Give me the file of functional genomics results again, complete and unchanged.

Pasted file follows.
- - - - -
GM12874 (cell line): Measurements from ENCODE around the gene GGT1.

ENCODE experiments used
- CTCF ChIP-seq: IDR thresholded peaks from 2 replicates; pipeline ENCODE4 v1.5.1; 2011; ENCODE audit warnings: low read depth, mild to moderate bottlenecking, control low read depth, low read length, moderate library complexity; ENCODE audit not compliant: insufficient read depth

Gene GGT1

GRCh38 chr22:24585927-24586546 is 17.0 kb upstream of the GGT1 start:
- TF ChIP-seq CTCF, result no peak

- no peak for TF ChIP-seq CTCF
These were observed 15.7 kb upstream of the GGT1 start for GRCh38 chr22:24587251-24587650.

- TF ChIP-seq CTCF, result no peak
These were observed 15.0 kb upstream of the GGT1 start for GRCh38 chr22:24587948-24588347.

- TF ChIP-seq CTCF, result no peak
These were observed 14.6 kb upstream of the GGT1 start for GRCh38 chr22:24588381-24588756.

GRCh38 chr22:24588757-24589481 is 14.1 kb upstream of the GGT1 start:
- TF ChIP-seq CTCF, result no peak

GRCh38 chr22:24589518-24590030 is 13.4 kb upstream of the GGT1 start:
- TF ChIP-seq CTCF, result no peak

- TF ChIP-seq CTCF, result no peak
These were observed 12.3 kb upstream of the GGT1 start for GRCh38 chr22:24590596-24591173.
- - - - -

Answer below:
GM12874 (cell line): Measurements from ENCODE around the gene GGT1.

ENCODE experiments used
- CTCF ChIP-seq: IDR thresholded peaks from 2 replicates; pipeline ENCODE4 v1.5.1; 2011; ENCODE audit warnings: low read depth, mild to moderate bottlenecking, control low read depth, low read length, moderate library complexity; ENCODE audit not compliant: insufficient read depth

Gene GGT1

GRCh38 chr22:24585927-24586546 is 17.0 kb upstream of the GGT1 start:
- TF ChIP-seq CTCF, result no peak

- no peak for TF ChIP-seq CTCF
These were observed 15.7 kb upstream of the GGT1 start for GRCh38 chr22:24587251-24587650.

- TF ChIP-seq CTCF, result no peak
These were observed 15.0 kb upstream of the GGT1 start for GRCh38 chr22:24587948-24588347.

- TF ChIP-seq CTCF, result no peak
These were observed 14.6 kb upstream of the GGT1 start for GRCh38 chr22:24588381-24588756.

GRCh38 chr22:24588757-24589481 is 14.1 kb upstream of the GGT1 start:
- TF ChIP-seq CTCF, result no peak

GRCh38 chr22:24589518-24590030 is 13.4 kb upstream of the GGT1 start:
- TF ChIP-seq CTCF, result no peak

- TF ChIP-seq CTCF, result no peak
These were observed 12.3 kb upstream of the GGT1 start for GRCh38 chr22:24590596-24591173.